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Millennial Media Plunges Because of a Bad Management Decision

Millennial Media Plunges Because of a Bad Management Decision
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Shares of Millennial Media (NYSE: MM) plunged more than 37 percent on Wednesday after trading 16.8 million shares—twice the normal volume.

Millennial Media is in the mobile business—a battleground industry that market watchers and companies from Silicon Valley startup to Google (NASDAQ: GOOG) and Facebook (NASDAQ: FB) see as the next untapped gold mine for advertisers.

According to MobiThinking, mobile ad spending is projected to grow from $790 million in 2010 to $4 billion in 2015 with the local ad market will grow from $404 million to $2.8 billion in the same time period.

And that’s only United States data. Japan already spends more on mobile advertising than the United States. In 2009, the country was spending $1.14 billion on mobile advertising with a year over year growth rate of 12.9 percent.

Millennial Media provides worldwide mobile advertising solutions making it highly levered to statistics like these so why would the stock drop 37 percent? There’s nothing wrong with the mobile ad space other than American companies' almost frustrating inability to capitalize on it.

Google is probably the best at it but Facebook, despite the company patting itself on the back for its efforts, continues to miss out on lucrative advertising dollars because its efforts haven proven good but far from great.

The story of MM doesn’t appear to be a function the industry. Shares fell to $8.95 on news of a disappointing revenue forecast. Bloomberg reports that the company projected revenue of $270 to $280 million—a shocking forecast compared to analyst expectations of $288.75 million.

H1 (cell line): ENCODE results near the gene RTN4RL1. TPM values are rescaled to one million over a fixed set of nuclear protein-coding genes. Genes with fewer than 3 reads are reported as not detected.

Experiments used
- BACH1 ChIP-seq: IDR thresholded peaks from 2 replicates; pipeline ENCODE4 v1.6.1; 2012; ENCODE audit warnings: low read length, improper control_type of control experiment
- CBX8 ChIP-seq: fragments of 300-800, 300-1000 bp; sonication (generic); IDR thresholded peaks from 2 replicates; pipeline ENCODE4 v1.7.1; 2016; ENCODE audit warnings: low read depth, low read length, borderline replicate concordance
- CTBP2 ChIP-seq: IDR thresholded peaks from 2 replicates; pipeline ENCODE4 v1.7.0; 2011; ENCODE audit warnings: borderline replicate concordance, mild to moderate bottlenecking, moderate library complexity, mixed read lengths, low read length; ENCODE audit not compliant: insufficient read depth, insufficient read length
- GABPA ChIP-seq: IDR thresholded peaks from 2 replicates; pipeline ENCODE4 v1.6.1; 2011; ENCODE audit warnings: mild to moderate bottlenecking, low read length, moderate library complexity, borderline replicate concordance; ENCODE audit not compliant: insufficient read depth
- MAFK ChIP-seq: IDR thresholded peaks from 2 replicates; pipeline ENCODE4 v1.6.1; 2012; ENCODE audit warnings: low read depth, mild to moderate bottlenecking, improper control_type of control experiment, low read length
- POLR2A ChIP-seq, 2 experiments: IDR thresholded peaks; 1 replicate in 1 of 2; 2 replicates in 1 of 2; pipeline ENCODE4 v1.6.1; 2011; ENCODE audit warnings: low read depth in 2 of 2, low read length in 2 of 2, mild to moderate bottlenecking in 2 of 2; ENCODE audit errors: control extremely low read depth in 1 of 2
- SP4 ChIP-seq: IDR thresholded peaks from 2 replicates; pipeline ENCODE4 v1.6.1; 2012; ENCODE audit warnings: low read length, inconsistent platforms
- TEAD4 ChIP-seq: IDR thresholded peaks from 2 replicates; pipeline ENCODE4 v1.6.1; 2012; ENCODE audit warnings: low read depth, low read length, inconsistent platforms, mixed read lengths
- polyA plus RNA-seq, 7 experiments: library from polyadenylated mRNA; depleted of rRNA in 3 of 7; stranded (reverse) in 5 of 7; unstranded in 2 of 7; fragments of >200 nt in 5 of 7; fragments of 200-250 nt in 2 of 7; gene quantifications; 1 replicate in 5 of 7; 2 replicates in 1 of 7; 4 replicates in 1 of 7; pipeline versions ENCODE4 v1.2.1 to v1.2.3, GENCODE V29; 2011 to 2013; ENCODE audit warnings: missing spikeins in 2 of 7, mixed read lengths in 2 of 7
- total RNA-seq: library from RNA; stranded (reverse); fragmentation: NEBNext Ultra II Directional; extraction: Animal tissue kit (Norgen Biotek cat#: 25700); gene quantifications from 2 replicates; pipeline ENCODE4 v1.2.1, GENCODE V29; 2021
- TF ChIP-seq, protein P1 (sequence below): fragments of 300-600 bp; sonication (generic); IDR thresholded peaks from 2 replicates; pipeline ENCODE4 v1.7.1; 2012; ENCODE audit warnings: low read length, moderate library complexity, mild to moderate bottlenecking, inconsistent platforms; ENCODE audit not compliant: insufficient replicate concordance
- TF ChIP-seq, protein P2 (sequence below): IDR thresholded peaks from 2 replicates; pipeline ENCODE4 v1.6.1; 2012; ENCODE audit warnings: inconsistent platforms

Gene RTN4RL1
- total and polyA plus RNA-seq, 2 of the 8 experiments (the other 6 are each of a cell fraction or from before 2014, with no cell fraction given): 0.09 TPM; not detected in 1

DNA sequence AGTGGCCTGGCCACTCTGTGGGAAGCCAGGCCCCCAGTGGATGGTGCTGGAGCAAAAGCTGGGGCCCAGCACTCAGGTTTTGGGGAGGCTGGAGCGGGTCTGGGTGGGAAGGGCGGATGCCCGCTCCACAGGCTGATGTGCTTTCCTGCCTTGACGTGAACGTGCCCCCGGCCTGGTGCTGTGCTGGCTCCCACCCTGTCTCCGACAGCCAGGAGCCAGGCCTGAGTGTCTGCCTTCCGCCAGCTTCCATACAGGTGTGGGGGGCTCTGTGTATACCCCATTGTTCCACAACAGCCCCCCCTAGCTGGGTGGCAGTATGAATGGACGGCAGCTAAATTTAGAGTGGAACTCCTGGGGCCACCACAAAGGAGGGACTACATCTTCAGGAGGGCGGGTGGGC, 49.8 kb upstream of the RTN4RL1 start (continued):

What caused investors to sell and run? In more diversified businesses like Google, soft mobile stats aren’t nearly as much of a concern but having money tied up in a $700 million company completely dependent on mobile ad sales makes for a nervous investor.

Since its IPO in March of last year, Millennial Media has lost 64 percent of its value. Investors bid up the stock this month looking for better news than what they heard yesterday.

What is the company’s explanation for the soft revenue forecast? According to CEO Paul Palmieri, the shortfall was a strategic decision to no longer go after small customers and larger deals that haven’t yet materialized. Palmieri went on to say that it wasn’t until the end of the quarter that the effects of not servicing lower revenue clients became clear.

What’s clear is that it didn’t have enough larger accounts to make up for the revenue stream of the smaller accounts and going forward—at least in the short term—the company will pay the price.

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